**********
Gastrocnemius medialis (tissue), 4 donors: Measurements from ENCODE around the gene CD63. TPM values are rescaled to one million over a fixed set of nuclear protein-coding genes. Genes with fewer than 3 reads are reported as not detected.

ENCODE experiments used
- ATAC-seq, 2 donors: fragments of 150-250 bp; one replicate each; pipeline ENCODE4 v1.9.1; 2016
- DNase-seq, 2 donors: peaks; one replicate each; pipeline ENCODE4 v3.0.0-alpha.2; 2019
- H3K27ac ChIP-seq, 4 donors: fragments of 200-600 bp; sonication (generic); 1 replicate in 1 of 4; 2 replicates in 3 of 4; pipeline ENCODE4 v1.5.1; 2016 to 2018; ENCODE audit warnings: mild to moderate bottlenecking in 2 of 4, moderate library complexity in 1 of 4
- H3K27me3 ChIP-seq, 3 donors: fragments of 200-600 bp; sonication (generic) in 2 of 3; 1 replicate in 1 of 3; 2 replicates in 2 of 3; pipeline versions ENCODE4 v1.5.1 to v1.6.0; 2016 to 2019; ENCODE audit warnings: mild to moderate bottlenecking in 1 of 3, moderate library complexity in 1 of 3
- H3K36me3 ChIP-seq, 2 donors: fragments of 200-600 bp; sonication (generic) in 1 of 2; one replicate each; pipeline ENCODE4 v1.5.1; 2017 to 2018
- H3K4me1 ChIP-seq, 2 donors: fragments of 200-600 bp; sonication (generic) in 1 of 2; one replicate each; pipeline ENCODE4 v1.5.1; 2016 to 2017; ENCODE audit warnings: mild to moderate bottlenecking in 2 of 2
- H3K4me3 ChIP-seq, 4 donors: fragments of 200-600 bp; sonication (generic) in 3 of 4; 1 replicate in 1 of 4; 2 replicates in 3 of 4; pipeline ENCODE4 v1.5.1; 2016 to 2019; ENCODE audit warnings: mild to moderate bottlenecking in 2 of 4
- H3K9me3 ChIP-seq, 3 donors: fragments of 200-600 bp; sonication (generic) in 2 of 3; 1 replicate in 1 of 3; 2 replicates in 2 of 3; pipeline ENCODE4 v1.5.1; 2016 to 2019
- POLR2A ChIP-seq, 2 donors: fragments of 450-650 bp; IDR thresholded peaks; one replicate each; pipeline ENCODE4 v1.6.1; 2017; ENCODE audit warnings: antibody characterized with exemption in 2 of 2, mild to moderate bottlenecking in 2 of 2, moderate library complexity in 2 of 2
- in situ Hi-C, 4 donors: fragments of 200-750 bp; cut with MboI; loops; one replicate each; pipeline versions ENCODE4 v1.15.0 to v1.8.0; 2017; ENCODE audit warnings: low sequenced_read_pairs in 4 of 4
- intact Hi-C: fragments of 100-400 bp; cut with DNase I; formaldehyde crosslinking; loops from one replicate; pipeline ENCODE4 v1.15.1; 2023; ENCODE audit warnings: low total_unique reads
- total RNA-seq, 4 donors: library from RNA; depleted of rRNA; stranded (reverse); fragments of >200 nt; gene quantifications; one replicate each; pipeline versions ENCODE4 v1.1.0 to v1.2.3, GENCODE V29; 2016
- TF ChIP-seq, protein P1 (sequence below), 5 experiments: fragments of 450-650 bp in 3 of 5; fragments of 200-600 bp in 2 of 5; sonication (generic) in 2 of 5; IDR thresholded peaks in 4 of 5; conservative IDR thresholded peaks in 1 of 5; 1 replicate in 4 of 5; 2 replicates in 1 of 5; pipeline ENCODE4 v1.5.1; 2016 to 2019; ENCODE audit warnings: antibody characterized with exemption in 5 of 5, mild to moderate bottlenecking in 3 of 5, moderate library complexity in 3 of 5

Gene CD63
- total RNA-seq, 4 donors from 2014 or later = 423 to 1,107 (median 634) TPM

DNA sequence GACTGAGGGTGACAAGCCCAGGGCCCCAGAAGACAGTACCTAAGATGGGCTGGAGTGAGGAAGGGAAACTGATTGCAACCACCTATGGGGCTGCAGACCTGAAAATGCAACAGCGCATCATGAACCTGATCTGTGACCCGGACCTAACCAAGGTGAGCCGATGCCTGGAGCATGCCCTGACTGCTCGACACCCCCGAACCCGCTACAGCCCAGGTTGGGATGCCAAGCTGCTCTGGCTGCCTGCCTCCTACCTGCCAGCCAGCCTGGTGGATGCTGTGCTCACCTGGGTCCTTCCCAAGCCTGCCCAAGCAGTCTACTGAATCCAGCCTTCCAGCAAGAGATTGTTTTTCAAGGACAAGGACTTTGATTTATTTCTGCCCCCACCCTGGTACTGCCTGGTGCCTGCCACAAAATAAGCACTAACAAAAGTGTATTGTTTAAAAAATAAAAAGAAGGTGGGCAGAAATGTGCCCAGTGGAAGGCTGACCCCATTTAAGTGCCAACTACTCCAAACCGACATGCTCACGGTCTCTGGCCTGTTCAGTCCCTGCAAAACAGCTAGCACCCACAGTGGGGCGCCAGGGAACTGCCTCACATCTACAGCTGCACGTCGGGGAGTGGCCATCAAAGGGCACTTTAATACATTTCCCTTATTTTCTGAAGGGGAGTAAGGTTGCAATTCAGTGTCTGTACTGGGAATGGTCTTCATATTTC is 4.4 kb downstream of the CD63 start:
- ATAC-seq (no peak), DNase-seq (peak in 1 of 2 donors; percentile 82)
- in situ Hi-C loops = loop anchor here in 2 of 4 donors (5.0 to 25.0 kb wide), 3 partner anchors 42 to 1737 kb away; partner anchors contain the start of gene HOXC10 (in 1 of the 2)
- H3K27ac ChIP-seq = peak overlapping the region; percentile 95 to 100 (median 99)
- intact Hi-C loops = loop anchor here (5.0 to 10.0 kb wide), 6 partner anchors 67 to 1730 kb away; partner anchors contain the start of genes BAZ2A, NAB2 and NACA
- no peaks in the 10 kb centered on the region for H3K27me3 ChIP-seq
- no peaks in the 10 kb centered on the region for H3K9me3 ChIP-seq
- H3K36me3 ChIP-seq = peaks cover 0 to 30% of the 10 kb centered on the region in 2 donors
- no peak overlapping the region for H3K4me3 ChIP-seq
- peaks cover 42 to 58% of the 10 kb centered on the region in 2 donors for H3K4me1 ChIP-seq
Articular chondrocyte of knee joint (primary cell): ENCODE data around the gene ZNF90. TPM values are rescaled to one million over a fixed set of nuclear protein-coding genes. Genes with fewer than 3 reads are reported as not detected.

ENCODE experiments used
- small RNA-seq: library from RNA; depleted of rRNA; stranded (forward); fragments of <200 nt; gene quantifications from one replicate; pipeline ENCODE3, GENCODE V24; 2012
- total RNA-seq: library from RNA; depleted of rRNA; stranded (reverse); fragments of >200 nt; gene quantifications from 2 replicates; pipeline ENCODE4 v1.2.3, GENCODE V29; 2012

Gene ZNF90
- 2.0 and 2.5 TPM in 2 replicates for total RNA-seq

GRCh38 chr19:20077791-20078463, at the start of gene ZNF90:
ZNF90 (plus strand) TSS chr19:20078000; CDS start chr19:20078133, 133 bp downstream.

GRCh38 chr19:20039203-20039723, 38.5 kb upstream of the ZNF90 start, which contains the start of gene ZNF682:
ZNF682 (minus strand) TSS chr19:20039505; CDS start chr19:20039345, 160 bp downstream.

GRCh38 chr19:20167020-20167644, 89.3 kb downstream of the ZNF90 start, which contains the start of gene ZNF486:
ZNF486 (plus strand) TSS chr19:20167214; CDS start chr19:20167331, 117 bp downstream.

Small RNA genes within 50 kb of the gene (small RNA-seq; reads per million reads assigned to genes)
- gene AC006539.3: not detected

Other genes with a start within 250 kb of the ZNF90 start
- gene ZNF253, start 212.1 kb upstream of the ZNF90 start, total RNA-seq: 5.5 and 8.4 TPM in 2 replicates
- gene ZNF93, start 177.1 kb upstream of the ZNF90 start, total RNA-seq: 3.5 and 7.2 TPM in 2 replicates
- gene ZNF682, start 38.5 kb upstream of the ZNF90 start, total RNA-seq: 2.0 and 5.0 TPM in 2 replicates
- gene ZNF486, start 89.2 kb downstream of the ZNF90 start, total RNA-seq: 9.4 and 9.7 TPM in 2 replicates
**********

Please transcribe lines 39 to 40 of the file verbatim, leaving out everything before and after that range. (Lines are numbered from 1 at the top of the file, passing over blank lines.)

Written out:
ZNF486 (plus strand) TSS chr19:20167214; CDS start chr19:20167331, 117 bp downstream.

Small RNA genes within 50 kb of the gene (small RNA-seq; reads per million reads assigned to genes)